This year’s best actor is ... Mia Goth?

A young woman raises a pitchfork above her head in "Pearl," a prequel to "X."
Mia Goth makes with a pitchfork in the horror film “Pearl.”

I’m watching a trailer for the newly reedited “Bardo, False Chronicle of a Handful of Truths,” wondering about borrowing true genius to prop up indulgence and how pretty much any movie, no matter how insufferable, could be made to look appealing by coopting a Beatles song.

But, hey, it brought the brilliant nonsense of “I Am the Walrus” into my day, so there’s that. I’m Glenn Whipp, columnist for the Los Angeles Times, host of the Envelope’s Friday newsletter, currently sitting on a cornflake, waiting for the van to come. Let’s get to it.

Making a stab at a Mia Goth awards campaign

The other night before taking in David O. Russell’s disappointing “Amsterdam,” I was sitting with a handful of colleagues (a.k.a. weirdos), all members of the Los Angeles Film Critics Assn. and we were sharing our favorite performances of the past couple of months. And one name kept coming up: Mia Goth, known to some for her turn opposite Anya Taylor-Joy in “Emma” and right now for her work in two connected A24 horror movie collaborations with filmmaker Ti West, “X” and “Pearl.”

I could tell you all about these two movies, but instead I’ll defer to super-fan Martin Scorsese, who I picture writing this while curled up in a fetal position at 3 in the morning.


“Ti West’s movies have a kind of energy that is so rare these days, powered by a pure, undiluted love for cinema. You feel it in every frame. A prequel to ‘X’ made in a diametrically opposite cinematic register (think 50s Scope color melodramas), ‘Pearl’ makes for a wild, mesmerizing, deeply — and I mean deeply — disturbing 102 minutes. West and his muse and creative partner Mia Goth really know how to toy with their audience ... before they plunge the knife into our chests and start twisting. I was enthralled, then disturbed, then so unsettled that I had trouble getting to sleep. But I couldn’t stop watching.”

Repeat: He ... could ... not ... fall ... asleep. Hopefully, Scorsese takes a break from working on his next movie, “Killers of the Flower Moon,” to host a (midnight) screening or two of “Pearl,” the origin story of the murderous old woman Goth played in “X” and a showcase for her go-for-broke acting. (Goth also played an aspiring porn actor in “X,” a close cousin to Mark Wahlberg’s “gonna be a big, bright shining star” role in “Boogie Nights.”) My pal Jen Yamato recently wrote about Goth and “Pearl.” Don’t read until you’ve seen the movie though.

Certainly, “Pearl” is not a traditional academy movie. But some critics group is going to plant the flag for Goth this year, prompting more people to check it out. Maybe that bunch of L.A. weirdos? Check back in a couple of months.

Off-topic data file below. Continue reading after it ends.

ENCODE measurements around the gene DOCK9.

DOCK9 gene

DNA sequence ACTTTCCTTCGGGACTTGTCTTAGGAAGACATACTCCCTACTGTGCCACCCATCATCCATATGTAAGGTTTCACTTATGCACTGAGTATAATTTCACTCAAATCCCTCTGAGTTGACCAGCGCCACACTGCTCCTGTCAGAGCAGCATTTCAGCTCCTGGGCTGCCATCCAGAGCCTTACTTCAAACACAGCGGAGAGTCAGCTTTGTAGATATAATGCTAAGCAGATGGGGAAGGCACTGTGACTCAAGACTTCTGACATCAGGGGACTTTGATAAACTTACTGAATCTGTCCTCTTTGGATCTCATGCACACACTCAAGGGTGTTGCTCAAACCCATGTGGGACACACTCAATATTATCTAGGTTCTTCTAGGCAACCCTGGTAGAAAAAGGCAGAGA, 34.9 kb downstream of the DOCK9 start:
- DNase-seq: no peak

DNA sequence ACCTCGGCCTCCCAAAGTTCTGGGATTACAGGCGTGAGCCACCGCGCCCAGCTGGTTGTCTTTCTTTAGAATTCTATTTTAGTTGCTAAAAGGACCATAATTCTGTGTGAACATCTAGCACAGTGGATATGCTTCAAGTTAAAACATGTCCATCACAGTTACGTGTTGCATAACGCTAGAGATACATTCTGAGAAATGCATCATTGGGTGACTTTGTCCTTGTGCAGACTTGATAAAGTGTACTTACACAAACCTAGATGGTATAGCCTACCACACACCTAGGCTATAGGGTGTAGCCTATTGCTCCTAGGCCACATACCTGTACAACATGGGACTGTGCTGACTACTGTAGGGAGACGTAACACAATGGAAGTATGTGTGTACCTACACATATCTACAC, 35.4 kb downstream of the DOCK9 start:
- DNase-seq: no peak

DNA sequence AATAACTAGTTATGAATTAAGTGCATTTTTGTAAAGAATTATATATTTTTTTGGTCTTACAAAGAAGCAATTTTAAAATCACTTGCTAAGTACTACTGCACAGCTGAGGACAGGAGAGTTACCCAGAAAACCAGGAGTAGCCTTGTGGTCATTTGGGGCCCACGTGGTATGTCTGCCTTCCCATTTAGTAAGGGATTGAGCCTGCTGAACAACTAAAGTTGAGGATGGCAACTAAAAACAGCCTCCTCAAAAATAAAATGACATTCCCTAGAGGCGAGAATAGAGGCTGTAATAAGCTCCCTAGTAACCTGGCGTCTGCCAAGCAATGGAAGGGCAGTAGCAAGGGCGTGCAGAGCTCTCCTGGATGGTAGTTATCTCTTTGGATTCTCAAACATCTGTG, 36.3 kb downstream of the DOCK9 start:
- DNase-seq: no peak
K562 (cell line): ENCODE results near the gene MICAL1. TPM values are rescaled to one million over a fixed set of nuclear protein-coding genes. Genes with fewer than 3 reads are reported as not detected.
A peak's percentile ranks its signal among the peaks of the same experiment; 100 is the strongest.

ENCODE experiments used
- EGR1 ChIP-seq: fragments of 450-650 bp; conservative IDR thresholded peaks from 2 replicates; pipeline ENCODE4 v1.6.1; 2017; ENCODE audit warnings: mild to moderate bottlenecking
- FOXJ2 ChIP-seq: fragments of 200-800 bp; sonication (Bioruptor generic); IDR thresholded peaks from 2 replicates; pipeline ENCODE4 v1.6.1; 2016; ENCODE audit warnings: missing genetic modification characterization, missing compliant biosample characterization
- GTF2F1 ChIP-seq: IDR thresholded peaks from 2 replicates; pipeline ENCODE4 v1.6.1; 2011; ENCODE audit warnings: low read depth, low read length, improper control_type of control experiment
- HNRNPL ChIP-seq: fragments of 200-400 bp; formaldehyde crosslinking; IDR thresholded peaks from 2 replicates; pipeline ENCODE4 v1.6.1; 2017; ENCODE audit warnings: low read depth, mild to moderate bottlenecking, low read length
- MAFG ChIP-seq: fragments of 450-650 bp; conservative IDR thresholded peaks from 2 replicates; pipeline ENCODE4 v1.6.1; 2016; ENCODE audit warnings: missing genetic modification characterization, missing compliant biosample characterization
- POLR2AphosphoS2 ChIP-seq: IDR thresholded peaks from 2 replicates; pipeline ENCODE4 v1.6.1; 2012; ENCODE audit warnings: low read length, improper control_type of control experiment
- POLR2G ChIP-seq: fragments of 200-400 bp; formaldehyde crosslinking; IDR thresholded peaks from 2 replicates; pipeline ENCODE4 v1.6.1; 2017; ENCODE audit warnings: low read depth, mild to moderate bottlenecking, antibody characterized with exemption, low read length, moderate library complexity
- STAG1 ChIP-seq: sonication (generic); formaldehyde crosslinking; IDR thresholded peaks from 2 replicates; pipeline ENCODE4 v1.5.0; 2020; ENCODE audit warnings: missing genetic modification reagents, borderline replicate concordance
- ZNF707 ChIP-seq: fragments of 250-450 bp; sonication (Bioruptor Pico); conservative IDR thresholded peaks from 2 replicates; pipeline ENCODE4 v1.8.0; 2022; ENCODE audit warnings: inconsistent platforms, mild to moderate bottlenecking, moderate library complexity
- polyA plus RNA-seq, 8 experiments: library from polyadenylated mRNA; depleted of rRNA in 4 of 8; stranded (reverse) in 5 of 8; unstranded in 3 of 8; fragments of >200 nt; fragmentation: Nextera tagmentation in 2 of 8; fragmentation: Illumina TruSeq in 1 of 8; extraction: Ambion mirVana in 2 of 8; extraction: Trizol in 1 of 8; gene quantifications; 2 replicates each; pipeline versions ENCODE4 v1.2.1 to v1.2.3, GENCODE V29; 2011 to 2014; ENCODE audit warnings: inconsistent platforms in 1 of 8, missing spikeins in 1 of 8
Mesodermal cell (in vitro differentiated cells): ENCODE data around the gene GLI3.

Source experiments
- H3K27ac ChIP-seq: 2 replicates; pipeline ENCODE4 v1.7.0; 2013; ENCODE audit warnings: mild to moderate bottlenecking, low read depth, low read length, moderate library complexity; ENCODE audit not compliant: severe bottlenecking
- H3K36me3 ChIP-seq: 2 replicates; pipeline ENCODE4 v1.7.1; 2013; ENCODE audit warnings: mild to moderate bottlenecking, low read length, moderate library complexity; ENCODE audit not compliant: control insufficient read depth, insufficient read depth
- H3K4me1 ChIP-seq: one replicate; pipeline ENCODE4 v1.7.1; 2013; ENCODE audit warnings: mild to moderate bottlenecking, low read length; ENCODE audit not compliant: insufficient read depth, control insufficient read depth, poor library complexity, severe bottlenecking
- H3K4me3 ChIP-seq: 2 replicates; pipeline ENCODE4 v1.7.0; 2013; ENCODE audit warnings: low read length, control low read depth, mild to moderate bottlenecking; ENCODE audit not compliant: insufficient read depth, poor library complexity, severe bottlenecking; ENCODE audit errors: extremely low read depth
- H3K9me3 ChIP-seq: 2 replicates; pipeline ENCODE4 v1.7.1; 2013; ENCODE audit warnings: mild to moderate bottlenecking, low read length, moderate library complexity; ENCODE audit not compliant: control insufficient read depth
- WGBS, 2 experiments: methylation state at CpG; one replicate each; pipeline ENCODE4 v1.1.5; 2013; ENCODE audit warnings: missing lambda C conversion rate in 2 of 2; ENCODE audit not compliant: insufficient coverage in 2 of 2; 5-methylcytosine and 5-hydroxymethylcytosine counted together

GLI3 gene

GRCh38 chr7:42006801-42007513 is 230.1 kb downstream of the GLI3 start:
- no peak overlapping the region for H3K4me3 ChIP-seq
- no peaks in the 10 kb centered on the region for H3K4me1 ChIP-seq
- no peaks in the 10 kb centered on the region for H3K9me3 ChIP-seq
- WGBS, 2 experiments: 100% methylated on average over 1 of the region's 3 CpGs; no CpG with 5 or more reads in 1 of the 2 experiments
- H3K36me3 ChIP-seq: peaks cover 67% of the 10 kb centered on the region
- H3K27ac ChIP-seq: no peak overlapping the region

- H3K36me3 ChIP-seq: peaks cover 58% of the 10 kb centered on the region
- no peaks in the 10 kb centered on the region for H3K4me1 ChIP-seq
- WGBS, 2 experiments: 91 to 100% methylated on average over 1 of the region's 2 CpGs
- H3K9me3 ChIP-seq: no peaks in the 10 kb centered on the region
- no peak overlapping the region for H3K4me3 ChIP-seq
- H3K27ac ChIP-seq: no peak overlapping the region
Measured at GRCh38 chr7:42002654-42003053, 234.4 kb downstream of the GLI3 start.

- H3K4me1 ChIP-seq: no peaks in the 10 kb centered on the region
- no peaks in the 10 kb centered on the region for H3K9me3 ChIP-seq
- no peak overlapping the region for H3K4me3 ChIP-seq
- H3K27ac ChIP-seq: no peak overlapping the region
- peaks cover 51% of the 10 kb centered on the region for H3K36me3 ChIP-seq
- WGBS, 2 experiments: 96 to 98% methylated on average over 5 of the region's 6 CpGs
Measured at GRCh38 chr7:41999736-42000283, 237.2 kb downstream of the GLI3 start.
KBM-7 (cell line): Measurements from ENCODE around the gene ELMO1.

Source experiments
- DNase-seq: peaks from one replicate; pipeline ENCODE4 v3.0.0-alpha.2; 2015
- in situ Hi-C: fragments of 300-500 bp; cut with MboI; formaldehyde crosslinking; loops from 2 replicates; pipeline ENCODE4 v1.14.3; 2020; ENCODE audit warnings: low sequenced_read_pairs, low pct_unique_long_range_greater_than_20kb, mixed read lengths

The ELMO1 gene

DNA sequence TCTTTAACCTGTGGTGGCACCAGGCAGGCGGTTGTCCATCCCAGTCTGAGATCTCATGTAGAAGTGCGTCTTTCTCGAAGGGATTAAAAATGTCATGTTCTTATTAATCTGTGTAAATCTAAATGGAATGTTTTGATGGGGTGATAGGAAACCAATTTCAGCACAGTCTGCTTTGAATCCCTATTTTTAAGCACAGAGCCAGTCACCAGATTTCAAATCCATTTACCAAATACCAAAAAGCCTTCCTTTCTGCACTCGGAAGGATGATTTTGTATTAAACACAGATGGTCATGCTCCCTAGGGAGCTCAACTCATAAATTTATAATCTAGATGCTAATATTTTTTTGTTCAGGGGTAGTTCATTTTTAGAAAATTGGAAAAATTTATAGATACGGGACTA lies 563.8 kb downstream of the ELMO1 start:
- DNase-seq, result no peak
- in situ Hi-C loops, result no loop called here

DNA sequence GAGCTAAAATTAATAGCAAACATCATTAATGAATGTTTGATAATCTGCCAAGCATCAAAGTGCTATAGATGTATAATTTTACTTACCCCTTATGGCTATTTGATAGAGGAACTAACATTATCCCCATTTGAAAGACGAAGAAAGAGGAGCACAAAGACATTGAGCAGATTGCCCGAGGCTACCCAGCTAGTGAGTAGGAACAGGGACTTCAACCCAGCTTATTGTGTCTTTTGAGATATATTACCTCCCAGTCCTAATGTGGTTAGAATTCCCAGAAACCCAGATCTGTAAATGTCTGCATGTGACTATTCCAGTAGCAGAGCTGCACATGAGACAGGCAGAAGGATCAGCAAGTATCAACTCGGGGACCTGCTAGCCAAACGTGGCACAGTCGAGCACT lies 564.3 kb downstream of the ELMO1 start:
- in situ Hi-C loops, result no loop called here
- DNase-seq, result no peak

a woman embraces a scarecrow
Mia Goth in “Pearl.”
(Christopher Moss / A24)

‘Fabelmans’ out in front?

Steven Spielberg was onstage at Toronto’s Princess of Wales Theatre, talking about the End or, more precisely, how his new movie memory piece, “The Fabelmans,” isn’t quite the End or a signal that he’s retiring but simply an acknowledgment that the clock is ticking.

“It wasn’t now or never,” he said of making the long-gestating film, a crowd-pleasing look back on his childhood and a burgeoning passion for making movies, “but I almost felt that way.”


And you don’t have to be a 75-year-old filmmaking legend to relate in some way to Spielberg’s sentiments. If you care about movies — and I’m guessing that if you’re reading this you have at least a passing interest — you’ve probably felt that it might be now or never for the medium itself, particularly if you’ve recently wandered through a deserted multiplex, silent barns that at times feel like Blockbuster Video stores circa 2010.

Which is why, after the fall film festivals in Venice, Italy, Telluride, Colo., and Toronto, this year’s awards season seems to be shaping up as a celebration of movies, both in the content of the films themselves (“The Fabelmans,” Sam Mendes’ “Empire of Light,” Damien Chazelle’s still-unscreened Golden Age of Hollywood extravaganza “Babylon”) and, perhaps, in Oscar voters’ willingness to acknowledge the few well-reviewed box office hits (“Top Gun: Maverick,” “Everything Everywhere All at Once”) that coaxed audiences — and life — back into theaters.

I recapped the festival season recently, offering a few early thoughts on what movies emerged from Venice, Telluride and Toronto in good shape. Amid the breathless buzz, there’s more than a few good movies for you to enjoy in the coming months.

A man in a suit and round glasses waves
Steven Spielberg attends the premiere of “The Fabelmans” at the Toronto International Film Festival.
(Evan Agostini / Invision/ AP)

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NBC bringing back the Golden Globes

My colleague Stacy Perman has been keeping tabs on the Hollywood Foreign Press Assn. since a Los Angeles Times investigation raised questions about the group’s ethical and financial lapses and revealed that not one of the then-87 members was Black.


That investigation led to NBC bailing on the Globes last year, but the network will televise the ceremony this year — albeit on a Tuesday and with a narrower one-year deal, in part to ensure that the organization remains committed to the reforms it had undertaken, a person familiar with the discussion told Perman.

What we don’t know is whether studios and personal publicists will get back on board, as the enacted HFPA reforms haven’t been particularly meaningful or sincere. This story is, as they say, developing.

Golden Globe statuettes
Does anyone still want a Golden Globe?
(Frazer Harrison/Getty Images)


I’d love to hear from you. Email me at

Can’t get enough about awards season? Follow me at @glennwhipp on Twitter.